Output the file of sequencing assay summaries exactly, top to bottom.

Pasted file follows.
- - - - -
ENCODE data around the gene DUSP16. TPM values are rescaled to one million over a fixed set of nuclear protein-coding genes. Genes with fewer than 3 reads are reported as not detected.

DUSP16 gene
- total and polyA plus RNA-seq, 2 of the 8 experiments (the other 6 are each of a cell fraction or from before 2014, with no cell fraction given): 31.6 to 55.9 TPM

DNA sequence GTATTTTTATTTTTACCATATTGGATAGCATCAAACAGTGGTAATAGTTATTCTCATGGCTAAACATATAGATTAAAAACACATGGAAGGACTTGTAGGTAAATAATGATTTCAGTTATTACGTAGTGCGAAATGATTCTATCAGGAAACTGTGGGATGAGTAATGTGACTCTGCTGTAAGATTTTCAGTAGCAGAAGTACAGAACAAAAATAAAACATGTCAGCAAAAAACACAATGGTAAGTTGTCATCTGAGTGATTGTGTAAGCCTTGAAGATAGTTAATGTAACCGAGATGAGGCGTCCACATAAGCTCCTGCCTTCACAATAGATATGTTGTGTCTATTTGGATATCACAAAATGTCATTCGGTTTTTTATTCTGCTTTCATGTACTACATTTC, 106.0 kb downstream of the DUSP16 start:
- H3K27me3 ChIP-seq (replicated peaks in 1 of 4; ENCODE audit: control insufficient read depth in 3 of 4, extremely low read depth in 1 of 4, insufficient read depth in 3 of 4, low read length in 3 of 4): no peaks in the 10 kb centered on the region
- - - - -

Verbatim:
ENCODE data around the gene DUSP16. TPM values are rescaled to one million over a fixed set of nuclear protein-coding genes. Genes with fewer than 3 reads are reported as not detected.

DUSP16 gene
- total and polyA plus RNA-seq, 2 of the 8 experiments (the other 6 are each of a cell fraction or from before 2014, with no cell fraction given): 31.6 to 55.9 TPM

DNA sequence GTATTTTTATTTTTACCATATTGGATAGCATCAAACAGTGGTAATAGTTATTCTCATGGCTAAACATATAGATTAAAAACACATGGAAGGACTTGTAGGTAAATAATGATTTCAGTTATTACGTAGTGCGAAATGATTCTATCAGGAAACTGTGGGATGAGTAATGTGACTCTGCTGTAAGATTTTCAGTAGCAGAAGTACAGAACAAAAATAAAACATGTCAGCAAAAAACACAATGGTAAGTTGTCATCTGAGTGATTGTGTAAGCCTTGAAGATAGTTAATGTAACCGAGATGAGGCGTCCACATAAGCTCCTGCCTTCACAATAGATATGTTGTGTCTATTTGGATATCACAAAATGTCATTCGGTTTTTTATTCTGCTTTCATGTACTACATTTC, 106.0 kb downstream of the DUSP16 start:
- H3K27me3 ChIP-seq (replicated peaks in 1 of 4; ENCODE audit: control insufficient read depth in 3 of 4, extremely low read depth in 1 of 4, insufficient read depth in 3 of 4, low read length in 3 of 4): no peaks in the 10 kb centered on the region